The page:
The original Apple stock will no doubt take a dive. Without the iPhone division its sales are cut in half and profits suffer as well. But the stock will still be worth something. For argument's sake, let’s say that it fell from $450 all the way down to $100. Shareholders have still come out ahead since instead of owning 1 share of Apple stock worth $450, they now own an $800 share of iPhone AND a $100 share of Apple for a combined value of $900. Even though the Apple stock price suffered, they doubled their money through the spin-off.
In general, this is the goal of spin-offs. They seek to unlock value from profitable divisions by separating them from the larger parent company. This was obviously an extreme example, but the illustration should serve its purpose.
Other Benefits of Spin-offs
The previous example showed how shareholders can profit from a spinoff, but what if you are not one of them? Can you still profit from these special situations? Absolutely. And here’s how.
Most spin-offs are not as substantial as the Apple example. They generally involve smaller divisions of a company, and the new company represents only a small fraction of the parent. For this reason, spin-offs tend to be small cap stocks after the transition. Examples include Twenty-First Century Fox (FOXA) spinning off News Corp (NWSA), Valero Energy (VLO) spinning off CST Brands (CST) and Sears Holdings Corp (SHLD) unloading Lands’ End (LE).
Since most securities are held by institutions through mutual funds, ETFs and the like, they become the owners of these newly formed entities. But most large funds have charters which dictate the type of stocks they are able to hold. Some prohibit owning stocks that trade for less than five dollars. Others are restricted from owning stock in companies with market caps below $10 billion. Or in the Apple example, the stock might have been held for its exposure to the tablet market which the spinoff no longer possesses.
For these and countless other reasons, the unwilling owners of newly formed spin-offs often do not want to own them. So, naturally, they sell the shares on the open market and collect the cash.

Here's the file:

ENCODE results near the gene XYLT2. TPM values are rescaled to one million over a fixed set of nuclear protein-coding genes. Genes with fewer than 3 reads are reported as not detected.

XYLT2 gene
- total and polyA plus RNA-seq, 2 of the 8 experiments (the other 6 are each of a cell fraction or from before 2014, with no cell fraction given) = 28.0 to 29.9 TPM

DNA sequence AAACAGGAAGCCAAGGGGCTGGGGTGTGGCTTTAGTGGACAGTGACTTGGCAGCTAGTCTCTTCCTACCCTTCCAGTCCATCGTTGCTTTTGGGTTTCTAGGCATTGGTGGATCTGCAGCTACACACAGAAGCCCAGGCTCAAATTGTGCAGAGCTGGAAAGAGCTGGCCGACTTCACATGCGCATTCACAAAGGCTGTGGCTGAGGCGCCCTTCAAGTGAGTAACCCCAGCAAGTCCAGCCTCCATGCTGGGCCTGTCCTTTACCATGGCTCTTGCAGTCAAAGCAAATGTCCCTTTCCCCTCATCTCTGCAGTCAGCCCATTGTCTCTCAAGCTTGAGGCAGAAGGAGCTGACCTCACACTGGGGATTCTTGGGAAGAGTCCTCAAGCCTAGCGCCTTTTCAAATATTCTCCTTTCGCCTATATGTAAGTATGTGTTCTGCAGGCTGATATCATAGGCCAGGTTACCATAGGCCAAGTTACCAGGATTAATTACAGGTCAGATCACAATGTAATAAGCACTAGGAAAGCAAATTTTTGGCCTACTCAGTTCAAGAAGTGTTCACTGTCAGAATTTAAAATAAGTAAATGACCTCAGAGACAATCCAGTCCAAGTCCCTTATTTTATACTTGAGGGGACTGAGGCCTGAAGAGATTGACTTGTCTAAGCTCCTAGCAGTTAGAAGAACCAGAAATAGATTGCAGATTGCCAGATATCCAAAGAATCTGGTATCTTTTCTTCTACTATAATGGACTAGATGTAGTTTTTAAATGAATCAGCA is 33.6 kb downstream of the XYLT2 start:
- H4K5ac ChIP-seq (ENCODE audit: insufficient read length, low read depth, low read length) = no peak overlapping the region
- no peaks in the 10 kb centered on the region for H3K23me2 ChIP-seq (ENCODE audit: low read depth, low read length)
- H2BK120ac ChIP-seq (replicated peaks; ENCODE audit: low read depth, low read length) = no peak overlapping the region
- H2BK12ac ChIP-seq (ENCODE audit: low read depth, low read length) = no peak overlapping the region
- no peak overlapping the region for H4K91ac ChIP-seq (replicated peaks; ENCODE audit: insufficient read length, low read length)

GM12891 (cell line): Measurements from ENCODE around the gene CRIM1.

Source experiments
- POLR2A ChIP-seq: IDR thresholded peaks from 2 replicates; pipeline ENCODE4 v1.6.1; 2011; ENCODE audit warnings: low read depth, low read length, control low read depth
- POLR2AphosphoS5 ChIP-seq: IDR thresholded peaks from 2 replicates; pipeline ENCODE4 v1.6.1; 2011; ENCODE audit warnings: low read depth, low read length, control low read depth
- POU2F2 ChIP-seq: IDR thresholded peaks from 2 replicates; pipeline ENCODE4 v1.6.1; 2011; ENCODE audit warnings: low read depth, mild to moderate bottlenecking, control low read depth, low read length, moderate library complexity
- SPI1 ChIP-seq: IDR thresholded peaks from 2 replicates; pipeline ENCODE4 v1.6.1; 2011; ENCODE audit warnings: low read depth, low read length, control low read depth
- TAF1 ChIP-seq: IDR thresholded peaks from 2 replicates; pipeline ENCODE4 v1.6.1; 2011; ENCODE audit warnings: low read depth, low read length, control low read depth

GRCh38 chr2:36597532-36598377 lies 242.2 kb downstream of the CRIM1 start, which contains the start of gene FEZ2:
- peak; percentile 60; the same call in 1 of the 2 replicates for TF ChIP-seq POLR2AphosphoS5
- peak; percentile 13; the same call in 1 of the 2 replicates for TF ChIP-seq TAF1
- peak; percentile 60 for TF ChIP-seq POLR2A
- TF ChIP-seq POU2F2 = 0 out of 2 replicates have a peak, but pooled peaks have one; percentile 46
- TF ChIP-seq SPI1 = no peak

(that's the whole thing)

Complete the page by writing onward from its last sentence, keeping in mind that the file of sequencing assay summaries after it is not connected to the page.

This selling pressure often causes a short-term decline in the price of the security and creates an environment of inefficiency from which investors can profit.
Additionally, parent companies do not want to see spin-offs fail. It reflects poorly on management and disappoints shareholders who held onto the new shares. Therefore, they generally form them with healthy balance sheets. And when a “new” company begins day one with no debt and a steady flow of revenue it has a serious leg up on its competitors.
Why Spinoffs Outperform
According to a Penn State 25-year study, "stocks of spinoff companies outperformed their industry peers and the S&P 500 by about 10 percentage points per year." A Barron's article cited similar observations stating, "spin-offs historically have generated far better returns than the overall stock market, and they continue to shine."
Why does this phenomenon exist?
In addition to the benefits mentioned previously, most businesses are run better when they are out from under control of the parent. The subsidiary is often a small piece of the larger pie and its profits are frequently allocated to the R&D of other company products or divisions. However, once freed from the restraints of the parent, the spinoff gains the ability to devote profits to furthering its own objectives.